Take this interview, for example. I am really grateful for the opportunity to speak with you, but I don’t really identify as a woman, I identify as trans, and although I have struggled with the very same misogyny and homophobia and sexism that women writers do, I don’t really fit here. I don’t not fit either, and I don’t want to appear ungrateful, but the truth of it is that gender politics are complicated for me. I feel like even to speak here, I have to deny some part of myself, or, even worse, worry that I am taking up space where I shouldn’t.
There are two important things that I took from this interview. The first was that it gave me a well-timed reminder about how misgendering is a form of violence and to be diligent about writing about people according to their self-identifications. This is something that you would hope LGB writers would have no problem getting, but I recently had to let a lesbian fiction site know (twice, actually, before they changed anything) that it wasn’t okay to use ‘she’ for Coyote. Pretty disappointing.
The second is what I read into Coyote’s comment that they are taking up space where they shouldn’t. The first thing that came to my mind is that this space for women is being offered to someone on the trans masculine scale but perhaps not to someone on the trans feminine one—even someone who simply identifies as a woman. Maybe this isn’t what Ivan meant at all, or maybe they meant more than one thing. But if you’ve followed the politics of the exclusion of trans women in queer women’s spaces (such as Michfest), you know exactly what I’m talking about: that fucking transmisogny disguised as ‘womyn-born womyn’ crap. Transmisogny disguised as ‘feminism.’
So, by including folks on the trans masculine / male spectrum on my blog, I’m concerned about repeating or reinforcing the tendency in queer women’s communities to include this group at the exclusion of people on the trans feminine / female spectrum. If you want to know more about this, see Julia Serano’s brilliant book Whipping Girl: A Transsexual Woman on Sexism and the Scapegoating of Femininity, as well as her latest (interesting but less ground-breaking) Excluded: Making Queer and Feminist Movements More Inclusive. Like Serano, my experience in queer women’s communities has been to recognize a certain level of acceptance of trans men and people on the trans masculine spectrum as well as a glorification of masculinity that, as someone who is feminine, makes me feel uncomfortable and unwelcome sometimes.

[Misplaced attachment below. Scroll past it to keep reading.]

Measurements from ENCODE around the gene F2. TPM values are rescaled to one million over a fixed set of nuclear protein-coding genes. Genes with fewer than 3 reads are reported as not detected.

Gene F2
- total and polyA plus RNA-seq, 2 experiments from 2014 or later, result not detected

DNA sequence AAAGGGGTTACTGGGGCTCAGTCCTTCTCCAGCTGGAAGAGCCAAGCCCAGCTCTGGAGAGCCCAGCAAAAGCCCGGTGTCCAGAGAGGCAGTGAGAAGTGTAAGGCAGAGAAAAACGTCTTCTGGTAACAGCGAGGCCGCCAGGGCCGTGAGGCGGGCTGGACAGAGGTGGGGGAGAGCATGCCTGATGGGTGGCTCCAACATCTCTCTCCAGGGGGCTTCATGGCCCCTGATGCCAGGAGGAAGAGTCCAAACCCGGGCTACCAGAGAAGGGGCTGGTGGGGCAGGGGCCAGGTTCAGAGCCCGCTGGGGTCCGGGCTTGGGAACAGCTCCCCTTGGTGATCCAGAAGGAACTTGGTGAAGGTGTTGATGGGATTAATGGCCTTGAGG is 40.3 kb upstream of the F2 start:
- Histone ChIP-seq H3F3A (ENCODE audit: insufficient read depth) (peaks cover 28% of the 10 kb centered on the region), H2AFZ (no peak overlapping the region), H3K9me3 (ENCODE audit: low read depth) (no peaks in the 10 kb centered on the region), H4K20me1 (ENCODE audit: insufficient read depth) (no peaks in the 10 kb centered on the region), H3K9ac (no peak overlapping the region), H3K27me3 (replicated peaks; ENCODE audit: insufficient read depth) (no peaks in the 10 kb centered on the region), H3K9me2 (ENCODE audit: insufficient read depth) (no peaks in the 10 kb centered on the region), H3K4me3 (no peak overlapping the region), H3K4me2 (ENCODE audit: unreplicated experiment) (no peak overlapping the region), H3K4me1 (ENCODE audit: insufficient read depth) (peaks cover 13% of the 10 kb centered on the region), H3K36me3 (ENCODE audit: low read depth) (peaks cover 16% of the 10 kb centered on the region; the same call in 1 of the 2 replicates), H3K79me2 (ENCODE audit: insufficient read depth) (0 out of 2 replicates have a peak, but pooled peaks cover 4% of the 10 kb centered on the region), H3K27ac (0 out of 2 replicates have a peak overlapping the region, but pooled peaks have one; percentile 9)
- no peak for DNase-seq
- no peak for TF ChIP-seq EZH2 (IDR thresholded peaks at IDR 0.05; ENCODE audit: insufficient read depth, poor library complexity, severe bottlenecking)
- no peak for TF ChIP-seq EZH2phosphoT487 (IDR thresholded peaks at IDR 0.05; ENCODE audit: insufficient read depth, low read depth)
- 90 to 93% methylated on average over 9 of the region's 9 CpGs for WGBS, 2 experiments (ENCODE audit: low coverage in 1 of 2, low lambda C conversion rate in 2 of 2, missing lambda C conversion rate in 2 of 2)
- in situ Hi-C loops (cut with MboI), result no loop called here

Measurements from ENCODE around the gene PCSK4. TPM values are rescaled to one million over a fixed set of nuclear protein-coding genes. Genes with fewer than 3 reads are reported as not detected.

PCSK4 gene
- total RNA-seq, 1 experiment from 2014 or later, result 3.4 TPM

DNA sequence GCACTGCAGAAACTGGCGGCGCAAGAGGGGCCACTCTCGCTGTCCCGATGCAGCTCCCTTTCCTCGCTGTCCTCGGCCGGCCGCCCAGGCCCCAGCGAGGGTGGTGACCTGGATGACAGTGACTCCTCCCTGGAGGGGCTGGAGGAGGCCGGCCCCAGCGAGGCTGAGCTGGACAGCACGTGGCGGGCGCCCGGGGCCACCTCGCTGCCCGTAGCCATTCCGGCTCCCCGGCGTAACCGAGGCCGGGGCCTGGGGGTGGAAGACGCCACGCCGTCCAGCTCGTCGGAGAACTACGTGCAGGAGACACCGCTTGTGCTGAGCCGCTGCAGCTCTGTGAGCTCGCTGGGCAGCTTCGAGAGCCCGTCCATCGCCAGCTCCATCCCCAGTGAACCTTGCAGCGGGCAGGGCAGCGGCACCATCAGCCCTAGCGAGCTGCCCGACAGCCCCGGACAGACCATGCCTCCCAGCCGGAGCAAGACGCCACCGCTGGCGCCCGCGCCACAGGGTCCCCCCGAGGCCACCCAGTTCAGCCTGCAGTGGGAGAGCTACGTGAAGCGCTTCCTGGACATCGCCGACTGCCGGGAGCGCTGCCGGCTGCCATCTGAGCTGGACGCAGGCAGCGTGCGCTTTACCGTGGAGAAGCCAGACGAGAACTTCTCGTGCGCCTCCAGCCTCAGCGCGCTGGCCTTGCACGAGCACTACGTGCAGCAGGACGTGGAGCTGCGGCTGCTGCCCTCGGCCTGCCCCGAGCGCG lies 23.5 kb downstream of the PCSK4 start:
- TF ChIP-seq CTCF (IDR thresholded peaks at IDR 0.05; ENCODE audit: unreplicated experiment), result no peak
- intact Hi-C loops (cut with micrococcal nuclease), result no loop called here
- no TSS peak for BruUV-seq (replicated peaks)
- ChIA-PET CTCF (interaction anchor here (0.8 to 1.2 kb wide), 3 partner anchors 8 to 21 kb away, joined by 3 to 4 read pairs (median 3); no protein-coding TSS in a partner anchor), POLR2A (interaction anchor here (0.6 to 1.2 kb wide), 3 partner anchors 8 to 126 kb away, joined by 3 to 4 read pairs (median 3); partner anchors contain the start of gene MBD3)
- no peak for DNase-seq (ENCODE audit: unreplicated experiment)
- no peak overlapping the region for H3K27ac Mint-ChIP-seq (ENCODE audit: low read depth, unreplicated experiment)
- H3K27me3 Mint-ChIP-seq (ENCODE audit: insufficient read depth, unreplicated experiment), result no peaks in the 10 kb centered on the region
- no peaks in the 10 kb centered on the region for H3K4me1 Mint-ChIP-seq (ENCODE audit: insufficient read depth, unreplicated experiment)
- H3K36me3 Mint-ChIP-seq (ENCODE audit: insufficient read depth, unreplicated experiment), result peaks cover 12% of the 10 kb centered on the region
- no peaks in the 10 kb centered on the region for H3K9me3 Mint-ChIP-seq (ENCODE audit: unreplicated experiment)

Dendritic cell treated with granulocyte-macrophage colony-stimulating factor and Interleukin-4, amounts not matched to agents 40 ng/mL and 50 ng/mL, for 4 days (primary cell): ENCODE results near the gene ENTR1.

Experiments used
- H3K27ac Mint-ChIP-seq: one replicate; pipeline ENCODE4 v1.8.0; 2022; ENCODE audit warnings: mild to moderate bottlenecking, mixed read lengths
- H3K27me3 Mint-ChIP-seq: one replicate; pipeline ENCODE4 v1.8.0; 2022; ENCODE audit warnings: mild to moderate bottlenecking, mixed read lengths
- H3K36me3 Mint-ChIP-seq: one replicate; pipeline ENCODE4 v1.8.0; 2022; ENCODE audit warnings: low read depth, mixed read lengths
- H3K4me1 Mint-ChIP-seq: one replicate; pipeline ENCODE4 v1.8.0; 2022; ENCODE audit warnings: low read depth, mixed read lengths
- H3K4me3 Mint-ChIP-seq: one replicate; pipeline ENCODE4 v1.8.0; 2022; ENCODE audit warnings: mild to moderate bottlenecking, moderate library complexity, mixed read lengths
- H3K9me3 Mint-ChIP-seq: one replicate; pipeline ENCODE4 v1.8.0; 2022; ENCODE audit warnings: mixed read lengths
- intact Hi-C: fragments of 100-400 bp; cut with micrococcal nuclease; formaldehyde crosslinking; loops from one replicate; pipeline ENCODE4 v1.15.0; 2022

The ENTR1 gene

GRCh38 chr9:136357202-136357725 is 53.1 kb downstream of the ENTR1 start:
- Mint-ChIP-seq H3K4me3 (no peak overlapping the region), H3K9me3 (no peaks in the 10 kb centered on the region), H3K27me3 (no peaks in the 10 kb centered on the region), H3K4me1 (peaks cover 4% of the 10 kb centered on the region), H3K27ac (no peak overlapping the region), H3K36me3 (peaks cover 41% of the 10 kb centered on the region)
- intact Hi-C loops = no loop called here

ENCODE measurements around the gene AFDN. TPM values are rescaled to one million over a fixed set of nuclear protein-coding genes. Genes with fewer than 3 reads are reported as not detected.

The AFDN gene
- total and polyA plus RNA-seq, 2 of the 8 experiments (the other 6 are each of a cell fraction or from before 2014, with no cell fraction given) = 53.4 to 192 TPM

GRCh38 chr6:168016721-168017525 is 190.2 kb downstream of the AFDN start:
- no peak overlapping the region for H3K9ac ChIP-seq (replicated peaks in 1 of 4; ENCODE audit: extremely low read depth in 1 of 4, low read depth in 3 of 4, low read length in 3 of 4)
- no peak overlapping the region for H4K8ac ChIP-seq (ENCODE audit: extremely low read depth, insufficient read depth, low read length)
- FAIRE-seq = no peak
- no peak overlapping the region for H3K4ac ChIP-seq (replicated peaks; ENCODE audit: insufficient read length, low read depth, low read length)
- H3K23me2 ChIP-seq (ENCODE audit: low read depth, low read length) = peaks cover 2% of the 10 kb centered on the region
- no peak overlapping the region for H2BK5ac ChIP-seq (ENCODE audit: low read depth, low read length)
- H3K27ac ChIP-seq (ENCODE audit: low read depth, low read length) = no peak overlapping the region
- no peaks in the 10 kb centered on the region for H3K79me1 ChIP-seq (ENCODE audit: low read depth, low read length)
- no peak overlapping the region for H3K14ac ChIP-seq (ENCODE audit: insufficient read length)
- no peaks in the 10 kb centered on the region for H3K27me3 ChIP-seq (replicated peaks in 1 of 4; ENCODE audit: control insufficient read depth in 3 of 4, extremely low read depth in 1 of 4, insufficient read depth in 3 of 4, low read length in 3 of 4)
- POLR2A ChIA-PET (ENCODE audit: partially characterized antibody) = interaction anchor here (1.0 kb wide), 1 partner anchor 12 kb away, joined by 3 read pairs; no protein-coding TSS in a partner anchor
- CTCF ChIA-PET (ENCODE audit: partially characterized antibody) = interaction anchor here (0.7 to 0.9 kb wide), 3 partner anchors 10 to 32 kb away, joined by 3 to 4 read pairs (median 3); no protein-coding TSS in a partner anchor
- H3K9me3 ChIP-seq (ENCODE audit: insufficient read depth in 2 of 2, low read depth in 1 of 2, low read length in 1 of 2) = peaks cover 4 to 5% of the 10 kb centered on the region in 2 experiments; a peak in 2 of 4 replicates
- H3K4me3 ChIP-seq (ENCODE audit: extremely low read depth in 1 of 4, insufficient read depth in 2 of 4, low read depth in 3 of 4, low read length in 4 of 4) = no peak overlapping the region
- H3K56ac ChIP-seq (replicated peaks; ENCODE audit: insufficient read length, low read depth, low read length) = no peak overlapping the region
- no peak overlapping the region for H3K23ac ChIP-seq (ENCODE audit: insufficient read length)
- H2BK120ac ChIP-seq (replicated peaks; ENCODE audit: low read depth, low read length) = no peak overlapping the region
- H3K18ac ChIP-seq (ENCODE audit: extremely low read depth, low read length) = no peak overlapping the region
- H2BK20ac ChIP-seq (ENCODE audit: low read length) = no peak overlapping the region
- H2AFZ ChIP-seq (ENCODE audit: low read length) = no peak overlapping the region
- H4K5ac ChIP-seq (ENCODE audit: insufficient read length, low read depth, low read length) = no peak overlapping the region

Let me be clear: I’m not begrudging the place of trans men and trans masculine folks in my communities—but I am worried that this acceptance comes at the expense of people on the trans feminine / female spectrum. I wonder why, for example, in the queer and trans basketball league I play in, I’ve met lots of lovely cis women and trans guys but no trans women. Why do I know of so many more queer Canadian writers on the trans masculine / male scale than on the trans feminine / female one?
These are legitimate questions that I don’t have answers to. So, I’m in the process of redefining the blog a bit. I want to specifically include both writers who identify as women and those who don’t identify in the gender binary. Articulating this succinctly is a bit troublesome, though. I don’t want to define the blog by saying what I won’t or don’t want to talk about. I want to put the emphasis on those writers who aren’t getting the attention they deserve, not back on the people everybody’s already talking about. Who wants to follow a website called Casey The Canadian Lesbrarian: A Book Blog about Everyone except Cis Gay Men?